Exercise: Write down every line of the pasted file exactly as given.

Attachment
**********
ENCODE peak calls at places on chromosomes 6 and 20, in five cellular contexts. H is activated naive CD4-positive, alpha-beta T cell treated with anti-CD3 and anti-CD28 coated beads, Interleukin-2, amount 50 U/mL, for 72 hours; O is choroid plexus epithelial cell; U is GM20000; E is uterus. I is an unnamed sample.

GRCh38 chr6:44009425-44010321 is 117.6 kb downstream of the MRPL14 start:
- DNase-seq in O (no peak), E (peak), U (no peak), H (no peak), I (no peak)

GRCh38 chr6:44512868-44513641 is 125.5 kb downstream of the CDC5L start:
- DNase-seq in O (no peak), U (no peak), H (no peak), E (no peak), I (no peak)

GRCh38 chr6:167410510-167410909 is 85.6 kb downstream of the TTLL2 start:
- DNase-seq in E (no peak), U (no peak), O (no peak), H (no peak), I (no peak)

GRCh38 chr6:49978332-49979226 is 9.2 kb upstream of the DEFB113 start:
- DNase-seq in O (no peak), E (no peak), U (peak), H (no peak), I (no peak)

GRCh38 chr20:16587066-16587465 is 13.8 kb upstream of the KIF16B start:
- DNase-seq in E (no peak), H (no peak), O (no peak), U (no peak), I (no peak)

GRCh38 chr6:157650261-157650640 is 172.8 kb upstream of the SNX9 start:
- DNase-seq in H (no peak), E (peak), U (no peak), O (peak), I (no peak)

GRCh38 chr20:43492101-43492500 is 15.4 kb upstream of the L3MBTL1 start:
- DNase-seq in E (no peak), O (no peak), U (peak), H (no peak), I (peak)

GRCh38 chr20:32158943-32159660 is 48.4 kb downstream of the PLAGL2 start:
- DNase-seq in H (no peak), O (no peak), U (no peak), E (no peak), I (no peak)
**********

ENCODE peak calls at places on chromosomes 6 and 20, in five cellular contexts. H is activated naive CD4-positive, alpha-beta T cell treated with anti-CD3 and anti-CD28 coated beads, Interleukin-2, amount 50 U/mL, for 72 hours; O is choroid plexus epithelial cell; U is GM20000; E is uterus. I is an unnamed sample.

GRCh38 chr6:44009425-44010321 is 117.6 kb downstream of the MRPL14 start:
- DNase-seq in O (no peak), E (peak), U (no peak), H (no peak), I (no peak)

GRCh38 chr6:44512868-44513641 is 125.5 kb downstream of the CDC5L start:
- DNase-seq in O (no peak), U (no peak), H (no peak), E (no peak), I (no peak)

GRCh38 chr6:167410510-167410909 is 85.6 kb downstream of the TTLL2 start:
- DNase-seq in E (no peak), U (no peak), O (no peak), H (no peak), I (no peak)

GRCh38 chr6:49978332-49979226 is 9.2 kb upstream of the DEFB113 start:
- DNase-seq in O (no peak), E (no peak), U (peak), H (no peak), I (no peak)

GRCh38 chr20:16587066-16587465 is 13.8 kb upstream of the KIF16B start:
- DNase-seq in E (no peak), H (no peak), O (no peak), U (no peak), I (no peak)

GRCh38 chr6:157650261-157650640 is 172.8 kb upstream of the SNX9 start:
- DNase-seq in H (no peak), E (peak), U (no peak), O (peak), I (no peak)

GRCh38 chr20:43492101-43492500 is 15.4 kb upstream of the L3MBTL1 start:
- DNase-seq in E (no peak), O (no peak), U (peak), H (no peak), I (peak)

GRCh38 chr20:32158943-32159660 is 48.4 kb downstream of the PLAGL2 start:
- DNase-seq in H (no peak), O (no peak), U (no peak), E (no peak), I (no peak)